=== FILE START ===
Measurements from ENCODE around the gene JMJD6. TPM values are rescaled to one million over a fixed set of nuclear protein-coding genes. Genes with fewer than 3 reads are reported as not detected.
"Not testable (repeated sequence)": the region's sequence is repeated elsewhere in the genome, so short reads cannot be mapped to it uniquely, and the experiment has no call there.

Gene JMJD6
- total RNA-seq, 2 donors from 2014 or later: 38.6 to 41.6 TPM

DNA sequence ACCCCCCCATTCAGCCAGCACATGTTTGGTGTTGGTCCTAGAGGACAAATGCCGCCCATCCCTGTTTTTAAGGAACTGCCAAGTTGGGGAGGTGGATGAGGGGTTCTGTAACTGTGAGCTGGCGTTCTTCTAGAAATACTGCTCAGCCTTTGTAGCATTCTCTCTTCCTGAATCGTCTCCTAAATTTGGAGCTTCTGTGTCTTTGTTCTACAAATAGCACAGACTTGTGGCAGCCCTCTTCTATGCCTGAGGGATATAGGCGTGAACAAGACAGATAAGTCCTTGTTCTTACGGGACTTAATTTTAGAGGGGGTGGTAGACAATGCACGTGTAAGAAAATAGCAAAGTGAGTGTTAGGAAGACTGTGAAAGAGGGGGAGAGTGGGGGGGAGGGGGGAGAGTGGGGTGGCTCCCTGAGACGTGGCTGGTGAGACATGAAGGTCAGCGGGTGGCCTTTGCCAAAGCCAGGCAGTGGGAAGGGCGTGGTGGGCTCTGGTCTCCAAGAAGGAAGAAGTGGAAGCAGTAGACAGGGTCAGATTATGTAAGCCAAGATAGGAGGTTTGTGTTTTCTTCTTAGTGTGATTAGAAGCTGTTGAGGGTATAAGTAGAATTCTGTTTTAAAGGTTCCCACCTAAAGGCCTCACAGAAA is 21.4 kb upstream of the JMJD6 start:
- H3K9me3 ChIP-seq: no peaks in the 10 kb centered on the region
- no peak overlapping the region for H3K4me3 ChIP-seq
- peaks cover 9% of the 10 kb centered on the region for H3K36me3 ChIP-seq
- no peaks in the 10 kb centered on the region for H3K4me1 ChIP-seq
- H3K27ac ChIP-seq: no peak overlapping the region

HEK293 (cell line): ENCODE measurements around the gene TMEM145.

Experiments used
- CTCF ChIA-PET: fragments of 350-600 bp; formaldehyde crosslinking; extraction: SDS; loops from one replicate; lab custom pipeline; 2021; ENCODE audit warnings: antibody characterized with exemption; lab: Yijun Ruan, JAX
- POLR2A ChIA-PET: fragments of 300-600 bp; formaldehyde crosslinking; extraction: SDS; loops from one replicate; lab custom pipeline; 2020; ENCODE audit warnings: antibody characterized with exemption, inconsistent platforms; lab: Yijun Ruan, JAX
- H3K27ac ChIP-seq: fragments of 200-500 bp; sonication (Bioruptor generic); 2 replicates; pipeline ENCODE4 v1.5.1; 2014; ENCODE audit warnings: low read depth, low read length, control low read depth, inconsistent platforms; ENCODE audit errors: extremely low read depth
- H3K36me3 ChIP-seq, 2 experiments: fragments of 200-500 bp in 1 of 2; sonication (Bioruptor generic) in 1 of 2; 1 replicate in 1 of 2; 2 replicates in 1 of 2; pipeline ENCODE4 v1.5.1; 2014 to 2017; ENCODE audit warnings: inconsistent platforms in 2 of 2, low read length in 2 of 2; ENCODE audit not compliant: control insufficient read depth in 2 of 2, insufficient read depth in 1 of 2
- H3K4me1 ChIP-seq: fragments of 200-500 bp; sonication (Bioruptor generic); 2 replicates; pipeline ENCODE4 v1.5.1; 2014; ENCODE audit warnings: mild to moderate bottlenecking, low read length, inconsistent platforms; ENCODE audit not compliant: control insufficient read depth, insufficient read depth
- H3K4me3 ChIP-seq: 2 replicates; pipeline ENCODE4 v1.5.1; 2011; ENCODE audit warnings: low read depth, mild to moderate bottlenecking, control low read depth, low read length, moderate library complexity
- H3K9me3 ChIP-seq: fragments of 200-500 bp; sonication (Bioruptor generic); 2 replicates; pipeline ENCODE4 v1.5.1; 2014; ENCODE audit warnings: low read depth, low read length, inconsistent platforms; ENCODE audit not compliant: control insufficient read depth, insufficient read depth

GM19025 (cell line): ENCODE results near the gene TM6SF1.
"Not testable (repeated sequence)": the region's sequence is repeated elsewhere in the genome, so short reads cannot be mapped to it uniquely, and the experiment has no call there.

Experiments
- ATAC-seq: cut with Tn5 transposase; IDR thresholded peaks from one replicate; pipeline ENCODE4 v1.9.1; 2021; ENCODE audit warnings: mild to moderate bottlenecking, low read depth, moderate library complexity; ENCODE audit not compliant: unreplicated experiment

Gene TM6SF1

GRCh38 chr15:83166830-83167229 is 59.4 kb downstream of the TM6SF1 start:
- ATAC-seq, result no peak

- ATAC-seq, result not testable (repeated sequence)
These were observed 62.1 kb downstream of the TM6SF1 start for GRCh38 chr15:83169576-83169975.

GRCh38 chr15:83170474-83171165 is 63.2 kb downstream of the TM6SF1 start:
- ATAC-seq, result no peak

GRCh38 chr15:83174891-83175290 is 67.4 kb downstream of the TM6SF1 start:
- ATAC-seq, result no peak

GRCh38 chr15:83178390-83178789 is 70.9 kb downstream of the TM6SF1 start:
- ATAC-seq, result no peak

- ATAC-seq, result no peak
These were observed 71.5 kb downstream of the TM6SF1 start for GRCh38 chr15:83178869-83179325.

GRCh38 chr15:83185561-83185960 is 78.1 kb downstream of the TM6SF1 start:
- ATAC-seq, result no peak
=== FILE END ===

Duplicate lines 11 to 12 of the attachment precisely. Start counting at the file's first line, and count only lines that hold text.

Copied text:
HEK293 (cell line): ENCODE measurements around the gene TMEM145.

Experiments used